A 16-year-old boy who had a fight with his parents is "lucky to be alive" after he stowed away in a plane's wheel well and flew from California to Hawaii surviving a lack of oxygen and cold temperatures at 38,000 feet and, the Associated Press reports.
"Doesn't even remember the flight," FBI spokesman Tom Simon in Honolulu told the Associated Press on Sunday night. "It's amazing he survived that."
Simon told AP that security footage from the San Jose airport confirmed that the Santa Clara, Calif., teen climbed a fence to get to Hawaiian Airlines Flight 45 on Sunday morning.
With the death of Rubin "Hurricane" Carter, we have lost a great fighter in the ring and a powerful advocate for the wrongfully convicted. In many ways, he helped open the eyes of many to the injustices of a system that far too often throws innocent people behind bars.
Carter knew firsthand about the plight of the wrongly accused because he had spent 19 years behind bars for crimes he did not commit. He and co-defendant John Artis were charged with a triple murder at the Lafayette Grill in Paterson, New Jersey in 1966. There was little physical evidence in the case, and the so-called eyewitnesses who testified against them were two convicted felons. And Carter and Artis maintained their innocence and passed a lie detector test. However, an all-white jury found them guilty. Carter was sentenced to three life sentences.
A victim of an unfair trial with corrupt prosecutors who originally sought the death penalty, Hurricane Carter was released after two decades in prison, including time in solitary confinement. A federal judge found that the prosecution of his case was "predicated upon an appeal to racism rather than reason, and concealment rather than disclosure." Specifically, "the jury was permitted to draw inferences of guilt based solely upon the race" of the defendants, according to the judge.
The parent organization of a University of Mississippi fraternity has closed the campus' chapter, nearly two months after expelling three members charged with hanging a noose around the neck of the statue of the school's first African-American student, the Associated Press reports.
The university announced Thursday that the national office of Sigma Phi Epsilon, based in Richmond, Va., had closed the chapter, the AP says.
The three students, all from Georgia, are accused of looping a noose around the neck of a statue of James Meredith and draping its face with a Confederate flag. In 1962, Meredith's enrollment at the university sparked a vociferous outcry from anti-integration protesters.
New York City lost one of its most powerful progressive forces Wednesday with the passing of Basil Paterson.
As a member of the influential "Gang of Four," Paterson – along with former Mayor David Dinkins, late civil rights activist Percy Sutton, and Congressman Charles Rangel – helped to develop the economic and political capital of the city's black community.
With Paterson and Sutton both now deceased, many are now looking back on the legacy of the Gang of Four and wondering if there is a void in New York City's black political leadership.
Invited to watch a friend give a keynote speech at Wiley College in Marshall Texas, I answered, "Yes and when do we leave" before the question was complete.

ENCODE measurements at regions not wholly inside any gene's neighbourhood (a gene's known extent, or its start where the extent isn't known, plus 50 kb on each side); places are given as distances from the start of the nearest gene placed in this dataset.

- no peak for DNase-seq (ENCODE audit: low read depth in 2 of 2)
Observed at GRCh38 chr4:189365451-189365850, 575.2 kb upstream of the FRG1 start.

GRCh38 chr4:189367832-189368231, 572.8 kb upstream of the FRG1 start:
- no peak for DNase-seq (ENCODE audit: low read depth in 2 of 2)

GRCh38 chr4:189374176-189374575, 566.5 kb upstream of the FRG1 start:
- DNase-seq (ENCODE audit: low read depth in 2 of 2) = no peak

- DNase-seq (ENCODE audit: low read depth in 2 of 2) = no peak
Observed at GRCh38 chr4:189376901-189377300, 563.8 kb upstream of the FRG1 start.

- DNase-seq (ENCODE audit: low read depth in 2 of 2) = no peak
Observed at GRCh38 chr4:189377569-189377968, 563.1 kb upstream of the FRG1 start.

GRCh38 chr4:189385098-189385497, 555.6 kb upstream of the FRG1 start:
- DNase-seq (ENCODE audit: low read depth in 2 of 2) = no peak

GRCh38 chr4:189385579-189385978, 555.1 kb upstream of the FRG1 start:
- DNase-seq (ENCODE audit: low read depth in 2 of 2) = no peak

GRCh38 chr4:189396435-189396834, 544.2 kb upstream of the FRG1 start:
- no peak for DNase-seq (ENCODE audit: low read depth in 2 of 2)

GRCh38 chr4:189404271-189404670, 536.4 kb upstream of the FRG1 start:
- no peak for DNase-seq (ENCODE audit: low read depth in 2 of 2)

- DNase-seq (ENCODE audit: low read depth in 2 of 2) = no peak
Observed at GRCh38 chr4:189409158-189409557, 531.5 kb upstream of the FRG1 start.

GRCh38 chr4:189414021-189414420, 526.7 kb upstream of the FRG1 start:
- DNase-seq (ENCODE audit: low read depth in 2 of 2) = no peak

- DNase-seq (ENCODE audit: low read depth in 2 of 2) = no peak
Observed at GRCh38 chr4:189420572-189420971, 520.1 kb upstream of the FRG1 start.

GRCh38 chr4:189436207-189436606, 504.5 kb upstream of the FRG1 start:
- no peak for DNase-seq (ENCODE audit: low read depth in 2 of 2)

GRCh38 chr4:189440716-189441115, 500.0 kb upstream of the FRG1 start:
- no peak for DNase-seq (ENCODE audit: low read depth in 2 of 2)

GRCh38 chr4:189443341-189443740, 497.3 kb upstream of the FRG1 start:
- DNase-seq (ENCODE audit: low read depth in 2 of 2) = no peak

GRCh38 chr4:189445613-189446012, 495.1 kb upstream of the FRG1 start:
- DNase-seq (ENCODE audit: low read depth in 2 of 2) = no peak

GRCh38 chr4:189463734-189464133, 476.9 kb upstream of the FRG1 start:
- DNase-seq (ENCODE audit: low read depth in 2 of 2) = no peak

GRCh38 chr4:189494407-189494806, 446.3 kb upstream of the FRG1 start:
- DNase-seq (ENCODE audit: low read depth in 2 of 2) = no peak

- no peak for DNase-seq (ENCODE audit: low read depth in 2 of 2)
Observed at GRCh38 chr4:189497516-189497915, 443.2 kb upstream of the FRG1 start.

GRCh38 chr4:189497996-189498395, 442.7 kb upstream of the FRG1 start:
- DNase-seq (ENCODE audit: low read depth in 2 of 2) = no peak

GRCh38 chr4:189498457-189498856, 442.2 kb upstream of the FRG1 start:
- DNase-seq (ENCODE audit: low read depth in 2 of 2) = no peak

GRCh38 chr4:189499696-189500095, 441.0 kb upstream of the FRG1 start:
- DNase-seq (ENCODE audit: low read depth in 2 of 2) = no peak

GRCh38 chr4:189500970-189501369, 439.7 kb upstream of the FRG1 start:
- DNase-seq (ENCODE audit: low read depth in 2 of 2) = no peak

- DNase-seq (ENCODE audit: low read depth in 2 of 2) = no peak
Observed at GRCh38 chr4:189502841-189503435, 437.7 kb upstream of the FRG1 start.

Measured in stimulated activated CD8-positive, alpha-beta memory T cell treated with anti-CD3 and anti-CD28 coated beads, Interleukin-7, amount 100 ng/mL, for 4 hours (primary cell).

I hadn't forgotten that the 2007 movie titled "The Great Debaters" – starring Denzel Washington as Professor Melvin Tolson – was based on a debate team at the very same Wiley College. I still remembered the authority with which Denzel played that lead and the force of his teachings as he braced his team for verbal combat.
The perseverance, courage and outright intellect of the young, evolving debaters was worth the price of admission alone. Fast forward and the legacy of those mighty Great Debaters remains. It hangs from walls, is stuffed in guest-speaker bags, written in bricks, flashes on billboards and is conveniently spoken on the answering machines of the college administrators.
Forty years after baseball legend Hank Aaron was hit with a barrage of hate mail for breaking Babe Ruth's home run record, he's reportedly getting nasty letters in the mail again — this time for defending President Barack Obama.
In a recent USA Today interview, the 80-year-old Hall of Famer used some incendiary words to describe the partisan opponents of the president.
"This country has a black president, but when you look at a black president, President Obama is left with his foot stuck in the mud from all of the Republicans with the way he's treated. We have moved in the right direction, and there have been improvements, but we still have a long ways to go in the country. The bigger difference is that back then they had hoods. Now they have neckties and starched shirts," he told the newspaper.
WASHINGTON – As Camille Proctor watched her one-year-old son, she knew something wasn't right. He played with others and enjoyed affection, but he never spoke. He also walked on his toes. A pediatrician assured Proctor that her son was probably just developmentally delayed.
Proctor's son was 15 months old when she learned that wasn't the case. He was officially diagnosed with autism spectrum disorder (ASD), a group of developmental disabilities that can cause significant social, communication and behavioral challenges.
"My son didn't have the telltale signs, but I figured it out without the diagnosis. I had to basically force a diagnosis for my son so he could get the services he needed," Proctor says. "But it was hard because now I had a name for what his problem was, but that wasn't helpful for me going through it every day."